Some students claim, or rather assume implicitly, that the phyletic relations of a series of specimens can be clearly defined from an assessment of morphological similarities and dissimilarities even when the fossil evidence is both slight and non-continuous geologically. Others, who in the light of modern genetic knowledge are surely on firmer ground, point out that several genes or several gene patterns may have identical phenotypic effects, and that when we deal with limited or relatively limited fossil material, correspondence in single morphological features, or in groups of characters, does not necessarily imply genetic identity and phyletic relationship.

For the sake of those readers to whom some of these terms will be unfamiliar, Zuckerman is saying in effect that there is no justification for arranging a series of specimens simply because they look as though they might be so related, particularly when the geological levels from which they came are of uncertain age. For, as he points

7. Kroeber, A. L. Anthropology, revised edition Harcourt, Brace, New York, 1948, p.99.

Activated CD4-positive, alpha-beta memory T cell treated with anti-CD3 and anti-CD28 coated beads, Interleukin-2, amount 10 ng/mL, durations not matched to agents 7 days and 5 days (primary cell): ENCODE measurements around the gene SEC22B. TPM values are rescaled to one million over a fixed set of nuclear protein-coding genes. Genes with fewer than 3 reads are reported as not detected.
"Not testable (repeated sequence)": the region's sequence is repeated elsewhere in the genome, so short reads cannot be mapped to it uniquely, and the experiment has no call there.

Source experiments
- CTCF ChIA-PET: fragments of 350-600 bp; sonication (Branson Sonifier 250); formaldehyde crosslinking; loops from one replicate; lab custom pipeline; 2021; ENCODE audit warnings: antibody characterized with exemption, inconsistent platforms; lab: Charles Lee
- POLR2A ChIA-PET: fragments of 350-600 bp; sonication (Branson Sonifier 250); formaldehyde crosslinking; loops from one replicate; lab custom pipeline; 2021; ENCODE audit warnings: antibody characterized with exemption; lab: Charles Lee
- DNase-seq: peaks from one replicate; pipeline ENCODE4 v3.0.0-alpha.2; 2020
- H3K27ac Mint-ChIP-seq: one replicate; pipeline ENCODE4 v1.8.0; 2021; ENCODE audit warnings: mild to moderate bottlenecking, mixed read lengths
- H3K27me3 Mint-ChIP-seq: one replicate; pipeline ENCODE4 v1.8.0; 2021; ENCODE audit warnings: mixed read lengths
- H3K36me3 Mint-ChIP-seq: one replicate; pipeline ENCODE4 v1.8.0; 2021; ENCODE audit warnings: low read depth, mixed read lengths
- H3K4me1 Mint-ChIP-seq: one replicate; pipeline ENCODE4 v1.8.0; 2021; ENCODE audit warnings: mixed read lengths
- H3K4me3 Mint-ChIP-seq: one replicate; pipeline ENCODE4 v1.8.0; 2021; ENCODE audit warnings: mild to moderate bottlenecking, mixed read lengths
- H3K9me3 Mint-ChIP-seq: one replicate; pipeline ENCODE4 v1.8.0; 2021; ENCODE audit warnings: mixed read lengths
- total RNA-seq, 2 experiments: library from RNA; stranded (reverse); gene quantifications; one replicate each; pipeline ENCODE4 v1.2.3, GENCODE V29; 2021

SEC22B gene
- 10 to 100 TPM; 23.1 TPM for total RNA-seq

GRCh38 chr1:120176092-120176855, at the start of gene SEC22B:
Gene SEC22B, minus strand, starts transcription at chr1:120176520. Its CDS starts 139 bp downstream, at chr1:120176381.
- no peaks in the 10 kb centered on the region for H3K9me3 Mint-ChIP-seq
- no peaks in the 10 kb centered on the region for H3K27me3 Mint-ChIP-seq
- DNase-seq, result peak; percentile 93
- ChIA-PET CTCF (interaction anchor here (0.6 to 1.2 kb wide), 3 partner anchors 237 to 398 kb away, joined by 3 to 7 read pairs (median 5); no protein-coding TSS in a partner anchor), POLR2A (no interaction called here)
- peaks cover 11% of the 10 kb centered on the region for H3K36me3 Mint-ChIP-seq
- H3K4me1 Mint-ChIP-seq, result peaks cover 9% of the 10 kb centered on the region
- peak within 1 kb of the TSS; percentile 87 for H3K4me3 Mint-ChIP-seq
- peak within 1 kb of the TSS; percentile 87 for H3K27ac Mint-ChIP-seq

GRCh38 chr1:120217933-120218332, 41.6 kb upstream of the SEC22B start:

8. Romer, Alfred, Man and the Vertebrates, University Chicago Press, Chicago, 1948, p.214.
9. Ibid., p.187.
10. Zuckerman, S., “Morphological Series of Hominid Remains,” Journal of the Royal Anthropological Institute, vol.81, 1951, p.57.

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out, modern genetics has shown that quite unrelated species may now and then give rise to forms quite similar in structure, so that mere similarity is no guarantee that the specimens have anything in common genetically. Morphology can be totally misleading. We shall return to this point later on.
The manner in which this dependence upon physical appearance can distort the interpretations of an able scholar is well illustrated in the case of Weidenreich’s handling of certain Far Eastern specimens. Speaking of this, William Koppers from Vienna remarked how Weidenreich established a chronological order of hominid remains beginning with the cranium of Piltdown Man, which now that the fake jaw has been disposed of, appears to be a genuine fossil of early geological age. He then established a morphological series of hominid remains in which he ends with Piltdown Man, because the cranium early though it is, is quite modern in appearance. Koppers does not say how the reconciliation is effected. (11)